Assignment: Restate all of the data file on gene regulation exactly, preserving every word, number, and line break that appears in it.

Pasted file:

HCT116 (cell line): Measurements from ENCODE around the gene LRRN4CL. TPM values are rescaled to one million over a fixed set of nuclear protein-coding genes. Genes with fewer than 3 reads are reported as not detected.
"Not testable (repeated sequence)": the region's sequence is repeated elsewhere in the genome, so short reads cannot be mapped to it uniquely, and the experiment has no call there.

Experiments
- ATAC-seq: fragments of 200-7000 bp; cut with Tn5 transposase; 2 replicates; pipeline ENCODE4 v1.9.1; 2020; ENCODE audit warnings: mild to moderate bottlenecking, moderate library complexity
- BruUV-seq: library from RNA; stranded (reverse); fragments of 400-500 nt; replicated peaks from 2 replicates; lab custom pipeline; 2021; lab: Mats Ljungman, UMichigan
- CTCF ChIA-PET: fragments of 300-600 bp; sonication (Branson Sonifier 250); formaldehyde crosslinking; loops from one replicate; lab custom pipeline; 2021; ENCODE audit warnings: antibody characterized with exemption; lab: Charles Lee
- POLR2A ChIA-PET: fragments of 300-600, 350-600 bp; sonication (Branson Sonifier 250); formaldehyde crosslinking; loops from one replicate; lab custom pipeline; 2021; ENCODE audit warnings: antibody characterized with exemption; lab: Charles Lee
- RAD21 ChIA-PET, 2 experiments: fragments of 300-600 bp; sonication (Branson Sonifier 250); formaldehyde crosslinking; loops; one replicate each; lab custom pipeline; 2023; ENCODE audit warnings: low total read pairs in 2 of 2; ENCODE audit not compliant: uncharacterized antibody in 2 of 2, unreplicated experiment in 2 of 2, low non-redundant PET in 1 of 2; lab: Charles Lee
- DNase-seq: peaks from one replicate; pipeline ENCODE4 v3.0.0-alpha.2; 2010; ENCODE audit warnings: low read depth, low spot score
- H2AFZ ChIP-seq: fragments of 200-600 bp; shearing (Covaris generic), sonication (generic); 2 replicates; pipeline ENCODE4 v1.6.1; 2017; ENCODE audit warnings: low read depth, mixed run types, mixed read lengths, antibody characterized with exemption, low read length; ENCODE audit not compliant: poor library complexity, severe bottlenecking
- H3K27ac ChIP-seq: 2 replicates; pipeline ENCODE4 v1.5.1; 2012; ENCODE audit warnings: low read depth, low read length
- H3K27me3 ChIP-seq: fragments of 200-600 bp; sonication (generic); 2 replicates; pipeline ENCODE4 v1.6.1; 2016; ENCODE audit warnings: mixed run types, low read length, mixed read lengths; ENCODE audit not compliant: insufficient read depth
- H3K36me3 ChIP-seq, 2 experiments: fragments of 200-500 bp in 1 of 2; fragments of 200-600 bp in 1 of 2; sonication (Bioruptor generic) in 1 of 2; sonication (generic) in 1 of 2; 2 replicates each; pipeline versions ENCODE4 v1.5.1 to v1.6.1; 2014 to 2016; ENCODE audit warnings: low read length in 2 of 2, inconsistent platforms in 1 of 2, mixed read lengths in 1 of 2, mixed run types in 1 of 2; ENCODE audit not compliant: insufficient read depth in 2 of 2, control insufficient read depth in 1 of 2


HCT116 (cell line): Measurements from ENCODE around the gene LRRN4CL. TPM values are rescaled to one million over a fixed set of nuclear protein-coding genes. Genes with fewer than 3 reads are reported as not detected.
"Not testable (repeated sequence)": the region's sequence is repeated elsewhere in the genome, so short reads cannot be mapped to it uniquely, and the experiment has no call there.

Experiments
- ATAC-seq: fragments of 200-7000 bp; cut with Tn5 transposase; 2 replicates; pipeline ENCODE4 v1.9.1; 2020; ENCODE audit warnings: mild to moderate bottlenecking, moderate library complexity
- BruUV-seq: library from RNA; stranded (reverse); fragments of 400-500 nt; replicated peaks from 2 replicates; lab custom pipeline; 2021; lab: Mats Ljungman, UMichigan
- CTCF ChIA-PET: fragments of 300-600 bp; sonication (Branson Sonifier 250); formaldehyde crosslinking; loops from one replicate; lab custom pipeline; 2021; ENCODE audit warnings: antibody characterized with exemption; lab: Charles Lee
- POLR2A ChIA-PET: fragments of 300-600, 350-600 bp; sonication (Branson Sonifier 250); formaldehyde crosslinking; loops from one replicate; lab custom pipeline; 2021; ENCODE audit warnings: antibody characterized with exemption; lab: Charles Lee
- RAD21 ChIA-PET, 2 experiments: fragments of 300-600 bp; sonication (Branson Sonifier 250); formaldehyde crosslinking; loops; one replicate each; lab custom pipeline; 2023; ENCODE audit warnings: low total read pairs in 2 of 2; ENCODE audit not compliant: uncharacterized antibody in 2 of 2, unreplicated experiment in 2 of 2, low non-redundant PET in 1 of 2; lab: Charles Lee
- DNase-seq: peaks from one replicate; pipeline ENCODE4 v3.0.0-alpha.2; 2010; ENCODE audit warnings: low read depth, low spot score
- H2AFZ ChIP-seq: fragments of 200-600 bp; shearing (Covaris generic), sonication (generic); 2 replicates; pipeline ENCODE4 v1.6.1; 2017; ENCODE audit warnings: low read depth, mixed run types, mixed read lengths, antibody characterized with exemption, low read length; ENCODE audit not compliant: poor library complexity, severe bottlenecking
- H3K27ac ChIP-seq: 2 replicates; pipeline ENCODE4 v1.5.1; 2012; ENCODE audit warnings: low read depth, low read length
- H3K27me3 ChIP-seq: fragments of 200-600 bp; sonication (generic); 2 replicates; pipeline ENCODE4 v1.6.1; 2016; ENCODE audit warnings: mixed run types, low read length, mixed read lengths; ENCODE audit not compliant: insufficient read depth
- H3K36me3 ChIP-seq, 2 experiments: fragments of 200-500 bp in 1 of 2; fragments of 200-600 bp in 1 of 2; sonication (Bioruptor generic) in 1 of 2; sonication (generic) in 1 of 2; 2 replicates each; pipeline versions ENCODE4 v1.5.1 to v1.6.1; 2014 to 2016; ENCODE audit warnings: low read length in 2 of 2, inconsistent platforms in 1 of 2, mixed read lengths in 1 of 2, mixed run types in 1 of 2; ENCODE audit not compliant: insufficient read depth in 2 of 2, control insufficient read depth in 1 of 2